Tue, 29 Nov 2022

Seven Russian rockets slammed into residential buildings in Zaporizhzhia before dawn Thursday, killing two people and trapping at least five in the city close to Europe's biggest nuclear power plant, the governor of the mostly Russian-occupied region said. Follow FRANCE 24's live blog for all the latest developments. All times are Paris time (GMT+2).

10:30am: 'Manoeuvring going on' in Putin's inner circle

"I'm hearing that there is already manoeuvring going on around [Vladimir Putin's] inner circle; we saw the Kremlin spokesman Dmitry Peskov slap down the Chechen leader Ramzan Kadyrov last week, when he suggested the use of tactic weapons and Peskov said 'let's not get too emotional"," said FRANCE 24 Russia correspondent Nick Holdsworth, speaking from London.

"There are reports also that Yevgeny Prigozhin, who's head of the Wagner mercenary group, is manoeuvring for more power - and there are some within the power circles who are not very happy about that," Holdsworth went on. "Just yesterday we saw this chairman of [the defence committee of] the Duma [...] saying 'we need to stop lying; the reports of the defence ministry don't change; people know; people aren't stupid; this can lead to a loss of credibility'. So you're getting these voices beginning to get louder and louder.

"And then we have Putin admitting to a group of teachers in a televised call that the situation will be stabilised, which begs the question of: 'If it needs to be stabilised, then what's going on there Mr Putin?' So it's not looking good for Putin - although other observers are saying that he's pretty well entrenched still [...] but certainly a further major defeat on the battlefield will be very very bad news for Vladimir Putin."

10:28am: Ukrainians 'continue to advance'

"Ukrainian forces have been continuing to advance; continuing the pattern we've seen over the past few days of rapidly advancing through territory in the east and northeast of the country, so in the regions of Kharkiv [...], Luhansk and Donetsk, and also retaking territory in the south on the Kherson front," FRANCE 24's Catherine Norris-Trent reported from Dnipro.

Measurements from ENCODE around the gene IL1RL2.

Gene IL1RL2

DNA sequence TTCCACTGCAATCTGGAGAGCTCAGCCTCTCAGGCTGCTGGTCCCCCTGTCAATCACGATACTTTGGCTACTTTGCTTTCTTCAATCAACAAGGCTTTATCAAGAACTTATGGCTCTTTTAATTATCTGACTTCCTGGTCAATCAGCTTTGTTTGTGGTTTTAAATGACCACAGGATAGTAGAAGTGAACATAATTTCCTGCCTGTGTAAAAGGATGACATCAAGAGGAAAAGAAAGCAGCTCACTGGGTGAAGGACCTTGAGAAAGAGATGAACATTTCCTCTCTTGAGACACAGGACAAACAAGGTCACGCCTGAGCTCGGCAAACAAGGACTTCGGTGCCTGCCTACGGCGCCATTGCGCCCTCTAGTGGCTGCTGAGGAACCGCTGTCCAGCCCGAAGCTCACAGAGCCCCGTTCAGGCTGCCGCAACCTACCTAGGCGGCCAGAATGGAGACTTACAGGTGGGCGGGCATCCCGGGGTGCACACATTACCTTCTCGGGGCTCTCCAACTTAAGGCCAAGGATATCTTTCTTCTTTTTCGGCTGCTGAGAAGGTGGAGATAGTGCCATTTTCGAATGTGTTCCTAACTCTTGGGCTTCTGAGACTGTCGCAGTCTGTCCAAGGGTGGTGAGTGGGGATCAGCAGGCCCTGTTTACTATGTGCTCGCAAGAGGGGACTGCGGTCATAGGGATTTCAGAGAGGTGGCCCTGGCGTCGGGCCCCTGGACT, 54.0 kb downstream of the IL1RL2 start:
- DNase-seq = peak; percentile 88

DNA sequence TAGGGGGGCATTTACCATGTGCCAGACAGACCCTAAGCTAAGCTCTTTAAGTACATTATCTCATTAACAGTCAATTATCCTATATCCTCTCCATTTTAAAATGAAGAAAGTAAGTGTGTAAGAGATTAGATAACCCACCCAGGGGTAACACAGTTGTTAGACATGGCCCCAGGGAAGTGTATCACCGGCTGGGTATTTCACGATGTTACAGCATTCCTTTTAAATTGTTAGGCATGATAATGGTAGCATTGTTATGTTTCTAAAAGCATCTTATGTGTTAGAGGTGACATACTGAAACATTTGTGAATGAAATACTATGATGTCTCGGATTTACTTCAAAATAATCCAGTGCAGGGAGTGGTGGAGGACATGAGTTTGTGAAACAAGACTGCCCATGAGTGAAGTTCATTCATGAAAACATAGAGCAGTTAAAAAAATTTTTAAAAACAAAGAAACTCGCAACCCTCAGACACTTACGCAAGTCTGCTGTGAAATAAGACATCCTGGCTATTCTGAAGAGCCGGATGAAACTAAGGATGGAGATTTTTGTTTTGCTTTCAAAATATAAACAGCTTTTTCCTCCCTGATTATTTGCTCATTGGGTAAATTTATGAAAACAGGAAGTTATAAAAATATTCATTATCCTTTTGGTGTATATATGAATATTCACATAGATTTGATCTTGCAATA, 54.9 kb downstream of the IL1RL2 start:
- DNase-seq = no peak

"So a lot of changes on the military map and a lot of buoyancy among the Ukrainians and Ukrainian forces, because they're managing to continue to gain ground as the Russians become encircled and then pulling rapidly in some places, leaving all their materiel behind; their tanks, their weapons, their clothes," Norris-Trent continued. "It just shows the speed with which they've been forced to retreat in some areas."

9:43am: Russian rockets slam into Zaporizhzhia near nuclear plant

Seven Russian rockets slammed into residential buildings in Zaporizhzhia before dawn Thursday, killing two people and trapping at least five in the city close to Europe's biggest nuclear power plant, the governor of the mostly Russian-occupied region said.

The strikes came just hours after Ukraine's president announced that the country's military had retaken three more villages in one of the regions illegally annexed by Russia.

Governor Oleksandr Starukh wrote on his Telegram channel that many people were rescued from the multi-story buildings, including a 3-year-old girl who was taken to a hospital for treatment.

Zaporizhzhia is one of four regions that Russian President Vladimir Putin annexed in violation of international laws on Wednesday, and is home to a nuclear plant that is under Russian occupation. The city of the same name remains under Ukrainian control.

The head of the UN's nuclear watchdog is expected to visit Kyiv this week to discuss the situation at the Zaporizhzhia facility after Putin signed a decree Wednesday declaring that Russia was taking over the six-reactor plant. Ukraine's Foreign Ministry called it a criminal act and said it considered Putin's decree "null and void." The state nuclear operator, Energoatom, said it would continue to operate the plant.

9:15am: US believes Ukrainians behind killing of Daria Dugina, New York Times reports

US intelligence agencies believe parts of the Ukrainian government approved a car bomb attack near Moscow in August that killed Darya Dugina, the daughter of a prominent Russian nationalist, the New York Times reported, citing unidentified officials.

The United States took no part in the attack on Dugina and was not aware of it ahead of time, the Times reported. American officials admonished Ukrainian officials over the assassination, the Times said.

After the attack, Ukraine denied involvement in the killing while Russia's Federal Security Service accused Ukraine's secret services of being behind it.

The New York Times quoted a Ukrainian presidential advisor, Mykhailo Podolyak, as repeating the denial that Kyiv was behind the attack.

(FRANCE 24 with AFP, AP and REUTERS)

Originally published on France24

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